China steps up fixed-asset investment to steady COVID-hit economy


China’s state planner said on Thursday it had approved 10 fixed-asset investments worth 121 billion yuan ($18.1 billion) in May, a more than six-fold jump from April, as policymakers seek to get economic growth back on track after a COVID-induced slump.

Data on Wednesday suggested activity in the world’s second-largest economy is beginning to pick up again in some sectors after widespread COVID-19 lockdowns in April and early May, but the outlook remains uncertain, particularly for cities like Beijing which are still trying to bring caseloads down to zero.

Most private economists believe China’s economy contracted in April-June after growing 4.8% in the first three months. The government has vowed to achieve positive growth in the second quarter. 

“We will ensure reasonable economic growth in the second quarter to provide a firm foundation and conditions for the economy in the second half of the year,” Meng Wei, spokeswoman at the National Development and Reform Commission (NDRC), said at a news conference on Thursday.

From January to May, the NDRC approved a total of 48 fixed-asset investment projects worth a total of 654.2 billion yuan, more than 80% of the 775.4 billion yuan of projects in infrastructure, power, mining, water and manufacturing approved for the whole of 2021.

With the spread of the highly transmissible Omicron variant in China this year, stringent curbs have been imposed in many cities, such as Shanghai and Beijing, including varying degrees of lockdowns, disrupting local economies.

The Chinese capital Beijing, wrestling with its most serious outbreak since late April, has seen its economy cool sharply, even underperforming the national economy.

In January-May, the city’s industrial output fell 12.5% from a year earlier, data from the local statistics bureau showed on Thursday, worse than China’s overall 3.3% growth during that period.

With dining-out and some entertainment services suspended in May, Beijing’s retail sales in the first five months shrank 7.7%, versus the 1.5% drop nationwide. The city’s catering revenue declined 13.0%.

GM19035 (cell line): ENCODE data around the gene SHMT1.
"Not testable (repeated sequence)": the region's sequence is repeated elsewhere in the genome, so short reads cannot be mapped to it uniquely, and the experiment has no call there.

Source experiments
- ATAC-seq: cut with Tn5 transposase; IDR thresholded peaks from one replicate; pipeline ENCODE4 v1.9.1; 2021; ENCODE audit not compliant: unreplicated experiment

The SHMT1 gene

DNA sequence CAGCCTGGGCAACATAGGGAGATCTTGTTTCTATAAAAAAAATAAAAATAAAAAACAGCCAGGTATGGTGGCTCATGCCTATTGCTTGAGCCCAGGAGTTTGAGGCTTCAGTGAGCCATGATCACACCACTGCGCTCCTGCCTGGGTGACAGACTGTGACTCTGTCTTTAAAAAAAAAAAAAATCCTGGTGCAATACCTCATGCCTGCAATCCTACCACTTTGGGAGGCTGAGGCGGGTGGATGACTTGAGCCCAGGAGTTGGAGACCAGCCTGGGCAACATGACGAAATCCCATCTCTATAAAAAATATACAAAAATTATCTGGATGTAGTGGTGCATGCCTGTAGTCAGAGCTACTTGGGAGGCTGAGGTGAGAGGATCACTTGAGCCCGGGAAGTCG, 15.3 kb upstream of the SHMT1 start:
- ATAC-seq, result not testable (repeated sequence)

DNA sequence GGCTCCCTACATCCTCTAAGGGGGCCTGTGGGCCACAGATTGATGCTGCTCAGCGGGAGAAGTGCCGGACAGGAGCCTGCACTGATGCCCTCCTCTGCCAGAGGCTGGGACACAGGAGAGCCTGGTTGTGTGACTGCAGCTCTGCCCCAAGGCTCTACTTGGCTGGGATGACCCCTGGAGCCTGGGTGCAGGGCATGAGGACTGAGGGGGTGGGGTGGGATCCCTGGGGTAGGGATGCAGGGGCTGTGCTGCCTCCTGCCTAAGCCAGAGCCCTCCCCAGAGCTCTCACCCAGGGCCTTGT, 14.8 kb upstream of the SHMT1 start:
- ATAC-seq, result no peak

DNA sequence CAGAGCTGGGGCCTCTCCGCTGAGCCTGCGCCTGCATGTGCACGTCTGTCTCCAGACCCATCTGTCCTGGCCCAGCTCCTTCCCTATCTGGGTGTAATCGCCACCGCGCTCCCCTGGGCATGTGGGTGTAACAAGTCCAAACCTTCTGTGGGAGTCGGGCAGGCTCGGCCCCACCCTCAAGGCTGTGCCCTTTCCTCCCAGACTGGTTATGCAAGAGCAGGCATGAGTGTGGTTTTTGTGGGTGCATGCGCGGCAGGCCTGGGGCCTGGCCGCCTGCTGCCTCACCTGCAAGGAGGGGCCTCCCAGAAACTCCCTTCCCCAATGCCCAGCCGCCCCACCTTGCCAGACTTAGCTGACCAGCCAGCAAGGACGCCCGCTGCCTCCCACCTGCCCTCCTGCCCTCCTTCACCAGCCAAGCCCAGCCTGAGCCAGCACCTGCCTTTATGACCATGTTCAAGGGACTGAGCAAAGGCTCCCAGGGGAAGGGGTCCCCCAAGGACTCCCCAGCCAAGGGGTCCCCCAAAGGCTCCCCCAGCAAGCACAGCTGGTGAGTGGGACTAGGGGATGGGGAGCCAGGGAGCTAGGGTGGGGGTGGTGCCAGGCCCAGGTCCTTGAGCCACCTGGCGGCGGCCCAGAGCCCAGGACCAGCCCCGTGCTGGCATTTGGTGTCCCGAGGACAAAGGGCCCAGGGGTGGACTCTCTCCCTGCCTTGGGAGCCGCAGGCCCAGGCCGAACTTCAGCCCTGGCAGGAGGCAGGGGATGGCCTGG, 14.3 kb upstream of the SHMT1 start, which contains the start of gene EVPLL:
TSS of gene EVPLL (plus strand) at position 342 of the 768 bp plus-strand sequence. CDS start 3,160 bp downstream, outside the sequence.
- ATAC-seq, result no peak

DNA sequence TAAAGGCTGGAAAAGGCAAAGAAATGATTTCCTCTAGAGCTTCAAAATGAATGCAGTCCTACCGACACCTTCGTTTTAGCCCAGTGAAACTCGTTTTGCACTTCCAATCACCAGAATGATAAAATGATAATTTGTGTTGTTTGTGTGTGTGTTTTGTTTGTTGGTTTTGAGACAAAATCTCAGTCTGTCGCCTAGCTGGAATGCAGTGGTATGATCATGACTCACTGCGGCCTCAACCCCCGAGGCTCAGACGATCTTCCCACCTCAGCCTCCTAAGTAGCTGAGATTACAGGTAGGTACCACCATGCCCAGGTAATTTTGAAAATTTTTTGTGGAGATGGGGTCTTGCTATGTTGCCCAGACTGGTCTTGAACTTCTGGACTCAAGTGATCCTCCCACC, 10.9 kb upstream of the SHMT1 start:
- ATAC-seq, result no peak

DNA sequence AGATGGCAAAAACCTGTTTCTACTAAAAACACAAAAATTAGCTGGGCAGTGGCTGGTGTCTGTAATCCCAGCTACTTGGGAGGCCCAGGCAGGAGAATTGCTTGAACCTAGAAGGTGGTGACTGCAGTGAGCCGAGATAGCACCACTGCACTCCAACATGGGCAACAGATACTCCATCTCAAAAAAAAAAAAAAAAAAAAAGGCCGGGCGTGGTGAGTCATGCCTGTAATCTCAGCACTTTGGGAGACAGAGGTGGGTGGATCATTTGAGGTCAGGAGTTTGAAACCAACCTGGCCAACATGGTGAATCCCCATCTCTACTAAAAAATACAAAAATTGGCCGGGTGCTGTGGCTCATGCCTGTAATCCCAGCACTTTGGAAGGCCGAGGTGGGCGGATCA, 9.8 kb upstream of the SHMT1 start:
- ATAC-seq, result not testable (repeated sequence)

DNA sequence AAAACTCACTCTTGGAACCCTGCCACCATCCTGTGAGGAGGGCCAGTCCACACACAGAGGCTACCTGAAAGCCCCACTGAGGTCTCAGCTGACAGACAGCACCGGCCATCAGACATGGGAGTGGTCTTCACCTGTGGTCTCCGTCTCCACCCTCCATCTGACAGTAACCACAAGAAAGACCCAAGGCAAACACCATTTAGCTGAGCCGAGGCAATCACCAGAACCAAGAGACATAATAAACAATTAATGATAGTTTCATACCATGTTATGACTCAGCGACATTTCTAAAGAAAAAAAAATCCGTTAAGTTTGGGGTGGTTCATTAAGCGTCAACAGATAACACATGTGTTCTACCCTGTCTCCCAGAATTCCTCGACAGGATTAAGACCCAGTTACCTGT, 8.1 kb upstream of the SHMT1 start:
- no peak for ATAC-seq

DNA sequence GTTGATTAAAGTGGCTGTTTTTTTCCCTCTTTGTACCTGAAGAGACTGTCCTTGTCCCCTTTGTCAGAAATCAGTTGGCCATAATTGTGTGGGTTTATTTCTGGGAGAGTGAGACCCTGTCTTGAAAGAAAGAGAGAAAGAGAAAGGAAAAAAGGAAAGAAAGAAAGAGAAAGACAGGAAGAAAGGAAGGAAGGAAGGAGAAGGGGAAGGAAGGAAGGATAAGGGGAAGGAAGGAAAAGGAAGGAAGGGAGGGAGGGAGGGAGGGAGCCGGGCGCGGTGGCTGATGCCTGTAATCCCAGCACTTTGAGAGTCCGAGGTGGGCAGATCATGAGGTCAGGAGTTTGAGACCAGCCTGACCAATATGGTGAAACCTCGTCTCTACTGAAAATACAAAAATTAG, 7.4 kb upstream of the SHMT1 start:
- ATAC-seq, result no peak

In May alone, retail sales dived 25.73% on year while property sales by floor area dropped 23.1%, according to Reuters calculations based on the official data.

The NDRC also will give local governments more leeway in the use of funds they raise through special bonds, Meng said.

China will include high-tech infrastructure projects, or the “new infrastructure” in the scope of use of funds raised by the local government special bonds for the first time, she said.


On Wednesday, state media quoted the cabinet meeting as saying China will guide financial institutions to issue more long-term loans and strengthen support for private investment.

China will step up support for private investment, selecting a batch of major infrastructure projects to attract private investors, the cabinet said.

“Private investment is of great significance when trying to maintain a steady growth rate in overall investment,” Meng said.

Since 2012, when official statistics for private investment began, the proportion of private investment has always stayed above 55% of overall investment.

Starting from this year, the growth rate of private investment has slowed due to complex and volatile international factors as well as domestic COVID outbreaks, Meng said.

From January to May, private investment increased by 4.1%, accounting for 56.9% of overall investment, Meng said, slowing from 5.3% in the first four months.

The NDRC will strengthen financing support for private investment, she said.

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